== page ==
This is not a crazy thought, of course; it’s the obvious argument.  Yet neither of those worked out as hoped – the US joined negotiations and then left in high-level walkouts, as a matter of high principle or pique, depending on how one sees it.  In either case, in my view, it would have been better for the US to have understood that the possibility of “hold-up” would not be effective for the US, of all players.  Interestingly, the US government – Bush administration in one case and Obama in the other – seems to have bought into the flattering but, I think, incorrect idea that being the most powerful player means that one’s ability to exercise hold-up in consensus is commensurate with superpower status.

Being the superpower, however – even more, the hegemon – means that one’s willingness to break consensus is fraught with many more implications than if one is a little player.  The little player doesn’t break consensus (which risks getting everyone mad at it), but instead goes along, signs up to the treaty regime – and then, if it feels like it, defects on actual action under the treaty.  Everyone understands the drill.  Little players don’t truly have hold-ups unless there are lots of little players willing band together to play their hold-ups; their escape valve is the option to quietly defect by not doing what they promised down the road.  That’s because they are little players; they can creep away from promises under cover of the darkness of history and the forgetfulness of the international community, so to speak. Yet it does not follow, conversely, that the hegemonic player has the ability to play the holdup just because it’s big.

On the contrary, in many situations, it will be difficult and costly for the US to enter negotiations and then break consensus.  In many – most -situations, it is likely that the US would find it less costly never to have entered the negotiation in the first place.  This might be true of many big players in the international system, but why might this be specially true for the hegemonic player? One reason is that superpower noncompliance with the final treaty or negotiated terms is more likely to be noticed and so it will possibly incur reputational costs that are not true for little players or even big ones and great powers.  And, additionally, the attempt to exercise more than a modest number of holdups – and especially holdups that undermine the very essence of the negotiations – doesn’t work very well for the hegemonic actor.  The reason is that breaking consensus is understood by the other players as a challenge to the legitimacy of the international system itself – precisely because of the hegemon’s authority and power, in a way never true of the smaller or even bigger players.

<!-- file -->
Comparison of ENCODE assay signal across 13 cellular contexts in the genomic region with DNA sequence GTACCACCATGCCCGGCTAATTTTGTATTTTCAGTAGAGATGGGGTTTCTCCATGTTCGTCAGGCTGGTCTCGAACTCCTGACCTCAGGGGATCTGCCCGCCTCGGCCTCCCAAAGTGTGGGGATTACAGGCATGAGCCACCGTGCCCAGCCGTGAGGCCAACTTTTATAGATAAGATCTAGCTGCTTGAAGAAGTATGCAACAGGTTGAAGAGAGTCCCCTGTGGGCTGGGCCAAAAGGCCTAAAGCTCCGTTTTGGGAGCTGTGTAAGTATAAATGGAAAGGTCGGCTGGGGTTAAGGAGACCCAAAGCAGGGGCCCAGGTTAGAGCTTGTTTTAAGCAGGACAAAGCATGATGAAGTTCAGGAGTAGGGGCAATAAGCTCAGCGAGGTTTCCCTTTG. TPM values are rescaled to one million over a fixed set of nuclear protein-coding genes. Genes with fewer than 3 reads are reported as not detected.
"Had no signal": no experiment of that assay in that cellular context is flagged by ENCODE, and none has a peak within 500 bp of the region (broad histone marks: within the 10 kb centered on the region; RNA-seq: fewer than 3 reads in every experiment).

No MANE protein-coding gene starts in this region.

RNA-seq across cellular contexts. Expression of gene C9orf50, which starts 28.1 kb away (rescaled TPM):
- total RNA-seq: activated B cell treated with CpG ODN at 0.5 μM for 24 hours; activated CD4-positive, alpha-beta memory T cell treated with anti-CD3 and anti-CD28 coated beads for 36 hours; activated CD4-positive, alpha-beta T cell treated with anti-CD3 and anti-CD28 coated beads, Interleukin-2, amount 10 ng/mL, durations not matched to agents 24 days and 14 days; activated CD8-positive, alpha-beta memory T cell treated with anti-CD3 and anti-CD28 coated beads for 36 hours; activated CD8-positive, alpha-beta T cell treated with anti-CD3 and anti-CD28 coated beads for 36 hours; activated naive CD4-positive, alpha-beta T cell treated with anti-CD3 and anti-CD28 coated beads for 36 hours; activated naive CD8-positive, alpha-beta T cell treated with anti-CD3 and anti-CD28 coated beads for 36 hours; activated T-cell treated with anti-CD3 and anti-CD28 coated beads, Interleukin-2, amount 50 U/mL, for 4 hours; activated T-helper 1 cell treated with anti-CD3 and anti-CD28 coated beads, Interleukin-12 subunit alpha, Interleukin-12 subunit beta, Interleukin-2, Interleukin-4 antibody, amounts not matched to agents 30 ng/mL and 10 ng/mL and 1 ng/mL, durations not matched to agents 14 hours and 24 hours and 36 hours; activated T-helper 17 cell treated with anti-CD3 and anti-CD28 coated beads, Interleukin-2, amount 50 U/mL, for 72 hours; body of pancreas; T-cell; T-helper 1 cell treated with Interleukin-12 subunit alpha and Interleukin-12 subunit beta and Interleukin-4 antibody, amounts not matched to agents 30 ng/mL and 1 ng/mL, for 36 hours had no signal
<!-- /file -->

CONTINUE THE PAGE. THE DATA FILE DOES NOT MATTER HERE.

For the US, in today’s world, this challenge to the legitimacy of the international system is potentially even greater, because while the US is the biggest player within the UN international system, its genuinely hegemonic status comes from outside of it – sometimes in parallel to it, sometimes complementary to it, and sometimes in opposition to it.  When an outside “parallel” hegemon enters into negotiations and then plays a consensus hold-up, however, it raises legitimacy issues about a system, as a whole, in which it is as much or more outside as inside in any case.  Given that, it seems to me, the hegemon has to think really carefully about whether its up-front offer to participate in a treaty negotiation (in which it might in some suitably broad sense share the aims of the treaty, but have reasons up-front to doubt that it can share the actual details) is ultimately and foreseeably bad for the overall aims of the treaty or the system – at least if it can predict reasonably well that the details are not doable for it. And yet also bad for it, insofar as it incurs loss of credibility as well as the loss of face that comes from having entered treaty negotiations and then publicly backing away.

The fact that “system-legitimacy,” rather than this particular negotiation merely, is in play becomes a point of leverage, in other words, against the hegemon, as a reason not to break consensus over any particular item.  It might turn out to be a lose-lose-lose situation for the hegemon:

  • Breaking consensus involves costs.
  • Agreement followed by optional defection also involves costs.
  • But, of course, even refusing to enter the negotiations at all might involve costs.

Generally, however, I’d suggest that the costs are smallest for the hegemon if, so to speak, it keeps its dignity and refuses even to enter negotiating processes that are likely to end in tears.  Or even where likely to end in language sufficiently ambiguous that while it can say it kept its end of the bargain, others can say, equally plausibly, that it didn’t.  (Which brings us back to Martin’s question.) On balance, I think most of the time this is in the long-run interests of those favoring the treaty on its strongest negotiating terms as well.  Strategic ambiguity is sometimes a vital necessity, such as the two Chinas formulation, but of course strategic ambiguity is frequently unstable over time.  While kicking the can down the road is often not a bad way to avoid war and bloodshed, when it comes to formulation of a new normative regime among many parties, ambiguity strikes me as usually and mostly a bad thing.